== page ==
In our book we also scaffold argumentative written discourse and break up learning activities into different aspects. There are such techniques as working in collaborative pairs, reflective activities, dialogues and discussions.
The development of metacognition is based on extended reading activities and speaking. It will help ensure students become reflective about their reasoning and evidence. Apart from having students develop stronger arguments, we invite them to engage more with the opposing position which isn't necessarily false.
We do believe that mastering critical writing skills help students become better critical thinkers.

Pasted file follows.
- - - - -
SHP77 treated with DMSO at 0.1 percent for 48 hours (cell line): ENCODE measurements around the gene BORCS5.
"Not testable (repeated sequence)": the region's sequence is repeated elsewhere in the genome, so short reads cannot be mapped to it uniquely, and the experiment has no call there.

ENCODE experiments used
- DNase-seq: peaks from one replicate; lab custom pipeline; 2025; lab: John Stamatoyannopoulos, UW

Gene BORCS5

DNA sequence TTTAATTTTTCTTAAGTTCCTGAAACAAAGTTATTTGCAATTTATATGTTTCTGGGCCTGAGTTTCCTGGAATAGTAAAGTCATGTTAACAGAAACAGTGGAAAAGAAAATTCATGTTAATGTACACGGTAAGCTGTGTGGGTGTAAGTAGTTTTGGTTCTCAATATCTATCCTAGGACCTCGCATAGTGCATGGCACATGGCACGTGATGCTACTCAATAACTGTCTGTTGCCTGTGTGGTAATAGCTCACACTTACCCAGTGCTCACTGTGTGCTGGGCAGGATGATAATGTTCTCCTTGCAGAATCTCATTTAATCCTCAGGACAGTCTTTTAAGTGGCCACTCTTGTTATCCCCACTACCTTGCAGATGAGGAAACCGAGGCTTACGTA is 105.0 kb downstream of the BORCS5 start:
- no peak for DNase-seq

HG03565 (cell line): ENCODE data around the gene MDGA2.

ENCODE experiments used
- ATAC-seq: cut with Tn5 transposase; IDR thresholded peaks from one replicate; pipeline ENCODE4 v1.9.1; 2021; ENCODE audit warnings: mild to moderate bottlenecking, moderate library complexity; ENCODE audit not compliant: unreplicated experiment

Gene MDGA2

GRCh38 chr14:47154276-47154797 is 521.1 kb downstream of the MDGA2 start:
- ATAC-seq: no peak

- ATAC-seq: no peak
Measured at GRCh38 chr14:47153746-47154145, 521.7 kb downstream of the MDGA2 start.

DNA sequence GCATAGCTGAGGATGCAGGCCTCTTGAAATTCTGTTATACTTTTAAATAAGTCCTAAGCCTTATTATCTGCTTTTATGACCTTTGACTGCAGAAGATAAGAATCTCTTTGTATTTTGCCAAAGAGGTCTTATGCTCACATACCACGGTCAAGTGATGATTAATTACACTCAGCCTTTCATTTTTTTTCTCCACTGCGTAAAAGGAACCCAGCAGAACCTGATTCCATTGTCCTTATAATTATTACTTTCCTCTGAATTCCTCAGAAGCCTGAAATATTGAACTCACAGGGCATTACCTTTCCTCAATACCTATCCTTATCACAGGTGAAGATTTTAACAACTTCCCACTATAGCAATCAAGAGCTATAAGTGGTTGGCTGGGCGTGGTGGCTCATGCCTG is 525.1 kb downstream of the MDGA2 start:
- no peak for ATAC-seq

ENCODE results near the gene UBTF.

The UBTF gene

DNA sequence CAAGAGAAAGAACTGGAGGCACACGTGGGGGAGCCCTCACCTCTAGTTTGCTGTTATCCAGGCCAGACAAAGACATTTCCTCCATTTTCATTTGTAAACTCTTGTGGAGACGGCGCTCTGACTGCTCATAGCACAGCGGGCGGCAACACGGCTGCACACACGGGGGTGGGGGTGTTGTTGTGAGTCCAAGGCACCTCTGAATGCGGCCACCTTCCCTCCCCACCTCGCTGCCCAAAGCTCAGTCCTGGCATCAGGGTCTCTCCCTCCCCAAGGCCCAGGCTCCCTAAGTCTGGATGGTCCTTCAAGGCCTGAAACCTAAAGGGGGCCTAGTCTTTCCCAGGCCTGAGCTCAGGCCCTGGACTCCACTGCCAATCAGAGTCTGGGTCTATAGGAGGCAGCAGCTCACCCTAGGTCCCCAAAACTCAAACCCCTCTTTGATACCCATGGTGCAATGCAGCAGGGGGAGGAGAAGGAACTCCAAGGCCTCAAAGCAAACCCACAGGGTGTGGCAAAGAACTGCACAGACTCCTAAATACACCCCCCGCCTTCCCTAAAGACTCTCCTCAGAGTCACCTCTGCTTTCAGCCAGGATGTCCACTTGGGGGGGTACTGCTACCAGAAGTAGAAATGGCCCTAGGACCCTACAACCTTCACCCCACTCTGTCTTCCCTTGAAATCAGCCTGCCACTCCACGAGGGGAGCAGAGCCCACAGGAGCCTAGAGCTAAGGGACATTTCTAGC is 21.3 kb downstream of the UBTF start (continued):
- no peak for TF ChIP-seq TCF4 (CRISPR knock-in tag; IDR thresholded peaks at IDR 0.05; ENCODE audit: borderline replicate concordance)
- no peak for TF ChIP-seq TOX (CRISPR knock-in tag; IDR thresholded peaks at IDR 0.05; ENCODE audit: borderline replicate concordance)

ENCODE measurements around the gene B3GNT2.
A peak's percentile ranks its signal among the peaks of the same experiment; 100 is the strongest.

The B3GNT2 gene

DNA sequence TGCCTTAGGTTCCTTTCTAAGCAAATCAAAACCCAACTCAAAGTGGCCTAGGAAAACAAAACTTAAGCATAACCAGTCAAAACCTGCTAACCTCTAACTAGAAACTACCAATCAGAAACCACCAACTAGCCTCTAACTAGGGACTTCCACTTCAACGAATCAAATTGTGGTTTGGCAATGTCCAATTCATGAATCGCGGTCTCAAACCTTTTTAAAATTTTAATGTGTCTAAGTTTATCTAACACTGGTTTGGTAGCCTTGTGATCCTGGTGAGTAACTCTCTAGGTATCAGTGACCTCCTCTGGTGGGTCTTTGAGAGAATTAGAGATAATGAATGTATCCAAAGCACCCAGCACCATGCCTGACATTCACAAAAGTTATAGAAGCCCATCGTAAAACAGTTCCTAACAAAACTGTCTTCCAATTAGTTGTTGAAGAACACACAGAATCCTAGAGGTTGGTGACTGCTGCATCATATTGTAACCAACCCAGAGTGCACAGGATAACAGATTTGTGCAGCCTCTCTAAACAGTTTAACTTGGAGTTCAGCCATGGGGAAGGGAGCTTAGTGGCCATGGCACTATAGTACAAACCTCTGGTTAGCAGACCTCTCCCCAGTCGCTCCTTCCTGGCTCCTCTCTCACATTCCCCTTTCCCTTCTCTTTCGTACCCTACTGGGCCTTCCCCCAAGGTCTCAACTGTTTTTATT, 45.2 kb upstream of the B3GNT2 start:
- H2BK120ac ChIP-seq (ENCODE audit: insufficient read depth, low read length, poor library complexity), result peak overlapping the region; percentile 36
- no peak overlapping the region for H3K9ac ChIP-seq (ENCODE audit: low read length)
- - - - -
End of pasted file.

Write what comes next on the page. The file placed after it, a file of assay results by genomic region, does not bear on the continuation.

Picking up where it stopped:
Institutions affect investment decisions, including investments in human capital. Hence institutions are relevant for the allocation of talent. Good market-supporting institutions attract talent to productive value-creating activities, whereas poor ones raise the appeal of rent-seeking. We propose a theoretical model that predicts that more talented individuals are particularly sensitive in their career choices to the quality of institutions, and test these predictions on a sample of around 95 countries of the world. We find a strong positive association between the quality of institutions and graduation of college and university students in science, and an even stronger negative correlation with graduation in law. Our findings are robust to various specifications of empirical models, including smaller samples of former colonies and transition countries. The quality of human capital makes the distinction between educational choices under strong and weak institutions particularly sharp. We show that the allocation of talent is an important link between institutions and growth.